Compassion for yourself

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Compassion for yourself

Life is full of beautiful experiences, but it also has its dark sides. Psychological and physical discomfort in all possible variations and degrees. When someone you care about is suffering from something, you naturally feel compassion. You would like the suffering to stop and you usually feel a loving concern.

You can also have compassion for yourself, which is not the same as feeling sorry for yourself. Simply you notice: this is heavy, it hurts. Then you send yourself the loving wish that you would send to a good friend if he went through the same pain, sorrow, or trial. Self-compassion usually only takes a few seconds. You are then more balanced and cheerful and you can do what you need to improve your life. The big question here is:

How do I feel compassion for myself?

That proved to be a difficult task this week. Feeling and showing compassion for another is not that difficult. Somehow that is ingrained in our nature, caring for others. Then projecting those feelings onto yourself turned out to be a lot more difficult. Last week I briefly interacted with a man who reacted rather surly to a question I asked. I immediately thought: what have I done wrong? I have noticed that in such a situation I immediately seek the blame (cause) on myself. So this situation invites you to project onto yourself the compassion you would feel or show for another in a similar situation.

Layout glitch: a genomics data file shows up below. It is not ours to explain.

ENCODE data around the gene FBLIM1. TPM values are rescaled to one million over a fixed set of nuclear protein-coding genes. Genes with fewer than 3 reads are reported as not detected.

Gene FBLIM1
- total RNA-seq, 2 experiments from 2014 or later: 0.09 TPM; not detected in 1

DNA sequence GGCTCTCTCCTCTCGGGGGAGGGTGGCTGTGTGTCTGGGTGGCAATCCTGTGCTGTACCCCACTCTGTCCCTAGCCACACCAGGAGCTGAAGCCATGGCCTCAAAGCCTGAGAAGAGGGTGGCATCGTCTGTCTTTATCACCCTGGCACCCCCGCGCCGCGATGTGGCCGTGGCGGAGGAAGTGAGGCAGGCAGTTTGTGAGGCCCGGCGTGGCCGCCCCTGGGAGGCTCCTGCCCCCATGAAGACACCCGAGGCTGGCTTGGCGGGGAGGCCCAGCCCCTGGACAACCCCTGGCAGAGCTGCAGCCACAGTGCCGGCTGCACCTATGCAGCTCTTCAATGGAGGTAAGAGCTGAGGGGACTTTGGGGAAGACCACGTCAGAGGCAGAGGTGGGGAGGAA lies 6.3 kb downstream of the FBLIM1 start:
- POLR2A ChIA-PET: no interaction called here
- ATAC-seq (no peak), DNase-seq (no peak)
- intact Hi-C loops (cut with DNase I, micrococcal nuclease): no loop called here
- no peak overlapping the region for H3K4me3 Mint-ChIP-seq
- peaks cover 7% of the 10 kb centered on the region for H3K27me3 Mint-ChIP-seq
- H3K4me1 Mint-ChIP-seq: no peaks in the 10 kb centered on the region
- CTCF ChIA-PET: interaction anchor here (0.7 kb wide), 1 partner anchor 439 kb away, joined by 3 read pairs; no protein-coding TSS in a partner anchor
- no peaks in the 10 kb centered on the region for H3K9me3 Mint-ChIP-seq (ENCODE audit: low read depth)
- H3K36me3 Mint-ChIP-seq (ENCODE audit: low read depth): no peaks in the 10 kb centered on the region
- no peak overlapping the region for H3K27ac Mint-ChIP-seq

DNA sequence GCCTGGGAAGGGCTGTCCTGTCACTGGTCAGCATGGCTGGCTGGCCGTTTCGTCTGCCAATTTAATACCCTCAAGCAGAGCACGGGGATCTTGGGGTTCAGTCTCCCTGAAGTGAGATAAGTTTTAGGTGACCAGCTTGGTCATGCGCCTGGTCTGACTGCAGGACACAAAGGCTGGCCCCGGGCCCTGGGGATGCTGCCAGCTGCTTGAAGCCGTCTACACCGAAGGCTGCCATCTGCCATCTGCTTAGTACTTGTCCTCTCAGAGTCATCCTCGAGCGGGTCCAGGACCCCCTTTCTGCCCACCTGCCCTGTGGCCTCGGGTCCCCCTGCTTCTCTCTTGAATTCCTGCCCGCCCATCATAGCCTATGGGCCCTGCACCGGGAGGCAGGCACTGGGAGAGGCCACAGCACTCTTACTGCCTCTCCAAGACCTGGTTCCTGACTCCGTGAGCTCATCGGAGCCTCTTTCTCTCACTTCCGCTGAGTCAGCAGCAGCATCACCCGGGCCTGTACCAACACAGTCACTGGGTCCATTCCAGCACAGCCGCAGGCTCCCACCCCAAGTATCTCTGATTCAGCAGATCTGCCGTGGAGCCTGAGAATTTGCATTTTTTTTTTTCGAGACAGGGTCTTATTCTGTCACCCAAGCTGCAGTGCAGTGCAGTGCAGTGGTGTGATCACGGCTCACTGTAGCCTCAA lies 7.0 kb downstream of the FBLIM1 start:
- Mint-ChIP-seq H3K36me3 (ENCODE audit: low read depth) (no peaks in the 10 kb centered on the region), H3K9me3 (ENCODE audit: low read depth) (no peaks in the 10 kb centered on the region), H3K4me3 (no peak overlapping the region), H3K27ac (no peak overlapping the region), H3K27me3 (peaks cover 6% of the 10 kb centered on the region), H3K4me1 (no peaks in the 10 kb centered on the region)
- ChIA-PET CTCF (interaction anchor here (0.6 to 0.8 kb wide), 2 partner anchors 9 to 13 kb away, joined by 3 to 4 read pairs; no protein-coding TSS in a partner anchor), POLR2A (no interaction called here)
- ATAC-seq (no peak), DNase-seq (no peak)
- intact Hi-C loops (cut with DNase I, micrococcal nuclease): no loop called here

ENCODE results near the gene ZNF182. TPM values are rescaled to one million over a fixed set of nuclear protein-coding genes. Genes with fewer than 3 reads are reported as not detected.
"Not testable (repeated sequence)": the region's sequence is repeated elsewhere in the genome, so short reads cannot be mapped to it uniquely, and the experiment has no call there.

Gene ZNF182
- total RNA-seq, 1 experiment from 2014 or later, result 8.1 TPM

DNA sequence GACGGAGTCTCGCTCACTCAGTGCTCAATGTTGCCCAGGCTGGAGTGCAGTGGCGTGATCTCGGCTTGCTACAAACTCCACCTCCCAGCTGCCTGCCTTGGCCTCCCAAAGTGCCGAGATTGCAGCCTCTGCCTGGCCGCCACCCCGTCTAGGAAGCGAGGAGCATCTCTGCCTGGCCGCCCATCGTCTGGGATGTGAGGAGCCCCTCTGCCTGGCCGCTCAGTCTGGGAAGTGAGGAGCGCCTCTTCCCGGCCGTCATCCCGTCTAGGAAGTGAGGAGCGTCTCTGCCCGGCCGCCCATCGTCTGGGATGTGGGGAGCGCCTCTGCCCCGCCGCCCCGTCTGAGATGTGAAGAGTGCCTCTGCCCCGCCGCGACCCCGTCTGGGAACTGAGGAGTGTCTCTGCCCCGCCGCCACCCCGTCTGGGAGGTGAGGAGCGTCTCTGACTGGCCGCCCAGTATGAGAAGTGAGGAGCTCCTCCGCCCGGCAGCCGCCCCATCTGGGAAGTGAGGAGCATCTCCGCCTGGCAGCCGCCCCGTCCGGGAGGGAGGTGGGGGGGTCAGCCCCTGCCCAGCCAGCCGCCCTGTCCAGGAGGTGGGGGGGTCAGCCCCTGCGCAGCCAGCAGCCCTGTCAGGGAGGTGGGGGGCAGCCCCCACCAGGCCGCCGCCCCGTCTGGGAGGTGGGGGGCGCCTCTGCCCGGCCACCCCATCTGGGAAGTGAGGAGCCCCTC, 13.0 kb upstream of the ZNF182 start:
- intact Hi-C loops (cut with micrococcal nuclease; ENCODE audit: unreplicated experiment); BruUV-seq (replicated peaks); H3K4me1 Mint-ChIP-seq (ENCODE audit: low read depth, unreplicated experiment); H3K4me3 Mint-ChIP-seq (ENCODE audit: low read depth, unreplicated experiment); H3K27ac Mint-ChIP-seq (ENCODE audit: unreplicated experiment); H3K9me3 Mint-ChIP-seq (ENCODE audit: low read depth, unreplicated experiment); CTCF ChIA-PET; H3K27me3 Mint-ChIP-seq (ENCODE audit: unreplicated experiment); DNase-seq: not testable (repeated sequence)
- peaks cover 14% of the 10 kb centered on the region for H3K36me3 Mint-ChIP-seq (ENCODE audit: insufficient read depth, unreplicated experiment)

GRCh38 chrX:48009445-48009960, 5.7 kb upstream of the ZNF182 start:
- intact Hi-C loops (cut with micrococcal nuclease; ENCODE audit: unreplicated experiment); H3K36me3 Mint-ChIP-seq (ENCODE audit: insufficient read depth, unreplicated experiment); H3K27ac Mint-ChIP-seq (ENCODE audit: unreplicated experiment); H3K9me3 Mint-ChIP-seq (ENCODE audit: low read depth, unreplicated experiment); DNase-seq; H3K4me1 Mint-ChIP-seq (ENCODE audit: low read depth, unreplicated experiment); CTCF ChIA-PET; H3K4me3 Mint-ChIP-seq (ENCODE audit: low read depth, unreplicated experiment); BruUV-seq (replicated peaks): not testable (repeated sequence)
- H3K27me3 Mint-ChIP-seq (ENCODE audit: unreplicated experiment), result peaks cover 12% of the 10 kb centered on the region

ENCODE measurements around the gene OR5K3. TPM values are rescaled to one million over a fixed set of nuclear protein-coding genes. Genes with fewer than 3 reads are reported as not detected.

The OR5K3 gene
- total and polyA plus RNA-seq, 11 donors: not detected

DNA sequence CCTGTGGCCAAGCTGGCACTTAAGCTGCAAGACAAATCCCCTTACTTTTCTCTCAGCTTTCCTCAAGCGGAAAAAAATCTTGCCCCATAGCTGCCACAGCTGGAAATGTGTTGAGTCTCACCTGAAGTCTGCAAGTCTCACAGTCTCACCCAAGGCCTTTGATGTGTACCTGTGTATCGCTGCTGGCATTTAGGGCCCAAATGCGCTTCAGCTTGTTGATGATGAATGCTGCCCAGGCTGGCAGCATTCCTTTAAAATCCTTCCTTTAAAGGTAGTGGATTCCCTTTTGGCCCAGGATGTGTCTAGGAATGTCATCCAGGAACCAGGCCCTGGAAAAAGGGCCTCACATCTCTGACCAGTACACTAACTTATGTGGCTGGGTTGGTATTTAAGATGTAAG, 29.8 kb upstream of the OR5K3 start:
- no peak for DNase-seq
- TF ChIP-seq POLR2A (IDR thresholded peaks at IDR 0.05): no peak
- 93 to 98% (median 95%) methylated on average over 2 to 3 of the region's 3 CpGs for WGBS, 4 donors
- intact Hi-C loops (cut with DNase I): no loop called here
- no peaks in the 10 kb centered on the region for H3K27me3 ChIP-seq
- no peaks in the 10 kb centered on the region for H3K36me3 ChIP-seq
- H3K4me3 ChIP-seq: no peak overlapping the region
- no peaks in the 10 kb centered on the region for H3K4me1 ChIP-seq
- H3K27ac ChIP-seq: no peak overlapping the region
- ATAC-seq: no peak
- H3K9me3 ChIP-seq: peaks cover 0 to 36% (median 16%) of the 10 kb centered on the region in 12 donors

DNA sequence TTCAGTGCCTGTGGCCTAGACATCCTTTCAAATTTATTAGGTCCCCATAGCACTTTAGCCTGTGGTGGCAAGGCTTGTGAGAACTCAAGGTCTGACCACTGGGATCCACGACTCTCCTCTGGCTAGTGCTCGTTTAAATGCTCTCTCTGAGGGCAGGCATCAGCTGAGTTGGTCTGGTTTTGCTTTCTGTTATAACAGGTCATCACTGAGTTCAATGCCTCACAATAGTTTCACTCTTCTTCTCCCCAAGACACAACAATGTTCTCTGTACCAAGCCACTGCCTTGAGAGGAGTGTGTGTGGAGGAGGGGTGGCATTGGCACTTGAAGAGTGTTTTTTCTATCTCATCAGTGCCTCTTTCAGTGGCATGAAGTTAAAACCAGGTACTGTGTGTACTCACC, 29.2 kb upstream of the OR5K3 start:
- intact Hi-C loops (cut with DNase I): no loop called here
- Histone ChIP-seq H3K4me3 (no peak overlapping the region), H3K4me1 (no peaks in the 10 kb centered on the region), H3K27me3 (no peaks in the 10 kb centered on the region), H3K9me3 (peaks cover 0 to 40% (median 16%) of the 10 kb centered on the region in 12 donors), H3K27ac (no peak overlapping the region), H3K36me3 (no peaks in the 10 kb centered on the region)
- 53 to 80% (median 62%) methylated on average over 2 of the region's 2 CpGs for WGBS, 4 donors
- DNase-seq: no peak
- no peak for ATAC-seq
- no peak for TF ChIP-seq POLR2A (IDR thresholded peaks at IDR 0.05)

Compassion for yourself

Fortunately, I was helped in this situation by an acquaintance who assured me that the reaction of said person was in the nature of this person and not in my attitude or behavior. He had already been confronted with it himself and many with him, he told me. He showed compassion for me. What helped me to apply this practice to myself was the lesson my yoga teacher taught me. Be kind to yourself, don’t judge yourself. By actually feeling this within (as light streaming in), it spreads throughout your body and being.

When you keep practicing this repeatedly, you will experience that you become more balanced and that you are better able to cope with these kinds of difficult moments or encounters. My conclusion is: that the man in my example seems to be screaming for compassion from another because he cannot feel and show it himself perhaps?

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